I’ll post some of the specific links tomorrow…

Praying the Pascha Nostrum through the 50 Days of Easter

April 23, 2012

A great post at the Rector’s Corner blog this morning on praying the Pascha Nostrum throughout the 50 Days of Easter.

Christ our PassoverPascha nostrum

1 Corinthians 5:7‑8; Romans 6:9‑11; 1 Corinthians 15:20‑22
Christ our Passover has been sacrificed for us; *
therefore let us keep the feast,
Not with the old leaven, the leaven of malice and evil, *
but with the unleavened bread of sincerity and truth. Alleluia.

Christ being raised from the dead will never die again; *
death no longer has dominion over him.
The death that he died, he died to sin, once for all; *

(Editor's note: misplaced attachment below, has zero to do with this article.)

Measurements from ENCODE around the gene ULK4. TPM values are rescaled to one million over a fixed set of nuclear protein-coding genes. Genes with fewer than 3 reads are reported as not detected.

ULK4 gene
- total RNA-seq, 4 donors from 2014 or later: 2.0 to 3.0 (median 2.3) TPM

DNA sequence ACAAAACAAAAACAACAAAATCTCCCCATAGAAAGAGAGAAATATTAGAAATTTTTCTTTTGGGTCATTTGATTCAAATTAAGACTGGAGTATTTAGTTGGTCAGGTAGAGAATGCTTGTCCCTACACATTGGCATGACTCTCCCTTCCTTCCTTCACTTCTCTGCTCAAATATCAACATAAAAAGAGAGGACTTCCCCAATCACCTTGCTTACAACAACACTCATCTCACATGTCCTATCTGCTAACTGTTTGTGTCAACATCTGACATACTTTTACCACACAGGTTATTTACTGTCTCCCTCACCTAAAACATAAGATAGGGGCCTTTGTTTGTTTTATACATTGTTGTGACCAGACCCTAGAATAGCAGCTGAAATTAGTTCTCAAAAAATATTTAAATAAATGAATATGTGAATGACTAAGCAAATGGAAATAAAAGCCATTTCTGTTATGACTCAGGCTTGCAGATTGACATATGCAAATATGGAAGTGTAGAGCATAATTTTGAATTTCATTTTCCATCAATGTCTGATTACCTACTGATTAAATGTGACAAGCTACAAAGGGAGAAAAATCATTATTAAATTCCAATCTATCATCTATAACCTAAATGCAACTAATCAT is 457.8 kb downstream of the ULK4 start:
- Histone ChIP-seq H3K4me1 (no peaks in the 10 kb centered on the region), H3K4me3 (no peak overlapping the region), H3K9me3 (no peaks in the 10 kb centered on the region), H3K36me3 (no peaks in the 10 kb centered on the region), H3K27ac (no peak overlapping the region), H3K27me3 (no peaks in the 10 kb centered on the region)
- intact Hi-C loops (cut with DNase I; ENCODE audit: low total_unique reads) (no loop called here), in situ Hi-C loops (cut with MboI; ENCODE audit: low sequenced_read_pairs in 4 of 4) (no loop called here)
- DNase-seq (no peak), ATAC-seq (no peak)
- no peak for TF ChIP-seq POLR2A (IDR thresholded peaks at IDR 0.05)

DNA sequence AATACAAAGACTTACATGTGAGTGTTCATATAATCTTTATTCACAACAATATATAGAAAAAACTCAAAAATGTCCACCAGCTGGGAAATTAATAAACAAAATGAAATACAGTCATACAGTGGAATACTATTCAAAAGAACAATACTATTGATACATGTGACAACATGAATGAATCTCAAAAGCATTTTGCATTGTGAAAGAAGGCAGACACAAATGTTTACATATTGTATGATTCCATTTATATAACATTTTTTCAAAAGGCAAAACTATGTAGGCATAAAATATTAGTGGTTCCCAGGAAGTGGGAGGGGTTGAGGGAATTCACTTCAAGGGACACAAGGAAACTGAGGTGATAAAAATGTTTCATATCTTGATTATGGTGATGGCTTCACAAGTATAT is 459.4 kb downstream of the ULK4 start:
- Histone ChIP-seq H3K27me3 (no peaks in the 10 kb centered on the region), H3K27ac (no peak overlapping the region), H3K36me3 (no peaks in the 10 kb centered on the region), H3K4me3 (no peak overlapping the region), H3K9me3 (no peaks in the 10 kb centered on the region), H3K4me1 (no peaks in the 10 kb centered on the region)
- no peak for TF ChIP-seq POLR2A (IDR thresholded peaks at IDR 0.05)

but the life he lives, he lives to God.
So also consider yourselves dead to sin, *
and alive to God in Jesus Christ our Lord. Alleluia.

Christ has been raised from the dead, *
the first fruits of those who have fallen asleep.
For since by a man came death, *
by a man has come also the resurrection of the dead.
For as in Adam all die, *
so also in Christ shall all be made alive. Alleluia.

The rector who writes the blog, Brandon Filbert, writes:

The point to be remembered is that the Pascha nostrum underscores the power of Christ’s rising as a complete break with the old life…something that each Christian must not only celebrate at Eastertide, but learn to live in the daily life of discipleship.

 Praying these words will, at times, cast the light of the Resurrection on those corners of our life we are still trying to live the old way, with “the leaven of malice and evil.” For that knowledge we need to give thanks: it is the active work of the Spirit in our life as Christians this Eastertide and always.
A great exhortation and reminder.  Amen!

A compilation of Easter Prayers

April 10, 2012

last updated: April 19, 2014